The World Baseball Classic has always been right in Baseball America’s wheelhouse. No one covers the game around the globe like we do, and we always viewed a world cup-style tournament for baseball as a great engine for the game’s growth.
We were in on the ground floor of reporting the creation of the tournament, way back in 2005, when we broke the news that the first World Baseball Classic would be staged in 2006.
“Tentatively called the ‘World Baseball Classic,’ the tournament will be staged across three weeks next March and will be the first full-scale event involving major league players representing their home countries,” our Alan Schwarz wrote in February 2005. “Olympic tournaments included only amateur players from 1984-1996, after which professionals have been eligible. Because of scheduling conflicts, however, international competition has generally involved minor leaguers.”
Schwarz, who now works for the New York Times, went on to enumerate the many logistical concerns that Major League Baseball and the Players Association had to overcome to make the event happen.
And as our John Manuel wrote, having major league teams make their best players available for the event has always been the World Baseball Classic’s most serious challenge.
“Several teams, most vocally the Yankees, have expressed concerns both privately and publicly about their high-priced stars possibly getting injured before the season starts,” we wrote then. “The Yankees also have been reluctant to release their minor leaguers for USA Baseball’s teams in 1999, 2000, 2001 and 2003.”
Even then, however, the injury risk proved to be overblown, with Schwarz writing after the 2006 event: “Contrary to predictions that players would fall like ducks in a carnival booth, only one big leaguer (Luis Ayala) sustained a major injury during the WBC.”
On The Scene In Japan
Japan defeated Cuba 10-6 in the first event in 2006, and then beat South Korea 5-3 in the second World Baseball Classic in 2009. So it’s appropriate that the 2013 WBC began there, with pool play at Fukuoka.
Brazil, China, Cuba and Japan kicked the action off there on March 2, while at the same time a pool featuring Australia, Netherlands, South Korea and Taiwan played in Taichung, Taiwan.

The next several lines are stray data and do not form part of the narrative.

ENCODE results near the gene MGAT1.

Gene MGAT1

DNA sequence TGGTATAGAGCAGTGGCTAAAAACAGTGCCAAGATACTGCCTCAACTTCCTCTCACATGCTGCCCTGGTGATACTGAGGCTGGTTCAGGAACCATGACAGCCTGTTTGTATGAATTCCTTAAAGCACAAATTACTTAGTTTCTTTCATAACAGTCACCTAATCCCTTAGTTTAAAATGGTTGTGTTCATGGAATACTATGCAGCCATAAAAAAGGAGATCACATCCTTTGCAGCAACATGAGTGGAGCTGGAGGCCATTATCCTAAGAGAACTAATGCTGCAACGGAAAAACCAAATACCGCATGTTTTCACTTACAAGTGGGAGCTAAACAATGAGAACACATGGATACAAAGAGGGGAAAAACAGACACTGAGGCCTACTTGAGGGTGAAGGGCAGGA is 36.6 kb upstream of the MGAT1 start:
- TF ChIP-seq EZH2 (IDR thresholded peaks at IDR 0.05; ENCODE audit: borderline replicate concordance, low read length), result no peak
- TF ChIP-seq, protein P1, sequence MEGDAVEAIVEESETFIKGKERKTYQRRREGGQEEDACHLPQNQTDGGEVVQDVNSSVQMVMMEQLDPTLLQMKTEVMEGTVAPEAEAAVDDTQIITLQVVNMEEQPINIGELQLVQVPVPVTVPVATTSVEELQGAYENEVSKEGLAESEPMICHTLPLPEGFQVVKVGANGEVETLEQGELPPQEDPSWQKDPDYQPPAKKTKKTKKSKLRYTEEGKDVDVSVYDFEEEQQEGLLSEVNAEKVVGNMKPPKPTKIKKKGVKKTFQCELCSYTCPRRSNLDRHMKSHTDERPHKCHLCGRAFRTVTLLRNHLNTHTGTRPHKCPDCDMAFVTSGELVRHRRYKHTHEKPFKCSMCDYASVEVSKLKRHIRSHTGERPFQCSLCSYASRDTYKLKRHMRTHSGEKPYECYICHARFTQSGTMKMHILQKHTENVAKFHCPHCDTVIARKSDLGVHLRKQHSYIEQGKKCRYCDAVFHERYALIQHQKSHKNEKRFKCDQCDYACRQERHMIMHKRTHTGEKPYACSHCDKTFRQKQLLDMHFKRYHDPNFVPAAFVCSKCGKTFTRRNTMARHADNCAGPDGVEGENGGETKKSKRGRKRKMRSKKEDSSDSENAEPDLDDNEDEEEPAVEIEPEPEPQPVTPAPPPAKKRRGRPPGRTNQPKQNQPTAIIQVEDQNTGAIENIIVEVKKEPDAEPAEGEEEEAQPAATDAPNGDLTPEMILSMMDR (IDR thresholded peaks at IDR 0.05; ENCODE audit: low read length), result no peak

For the first time in our coverage of the WBC, Baseball America had someone on hand for the action in Japan, as our international guru Ben Badler reported on all the first-round action.
Part of our interest in having a reporter on the ground in Japan is in expanding our coverage of the event, but we’re also motivated by the opportunity to get an up close and personal look at the Cuban team, away from the North American media crush. We also have never had a full-time BA staffer in Japan to watch baseball, so was great to have coverage of the game and the culture from a country where baseball is nearly as important as it is here.
The other two pools began play on March 7, with Dominican Republic, Puerto Rico, Spain and Venezuela facing off in San Juan, and Canada, Italy, Mexico and the United States playing in Phoenix.
We did not have a reporter on the ground for pool play in Puerto Rico or Taiwan, but we’ll have people everywhere else throughout the tournament. Again, we think this tournament is important, and as BA readers we’re sure you agree.
To get ready for the tournament, be sure to download Baseball America from the Apple Newsstand, if you haven’t already. We’ll have a special World Baseball Classic preview there, with loads of content, including team by team previews, that simply didn’t fit in print. You can download it for $2.99 and have a comprehensive guide to the tournament at your fingertips, whether on iPhone or iPad, as we move toward the championship round, March 17-19 in San Francisco.
Baseball America has been there from the beginning with the WBC, and we think this year’s event promises to be the best ever.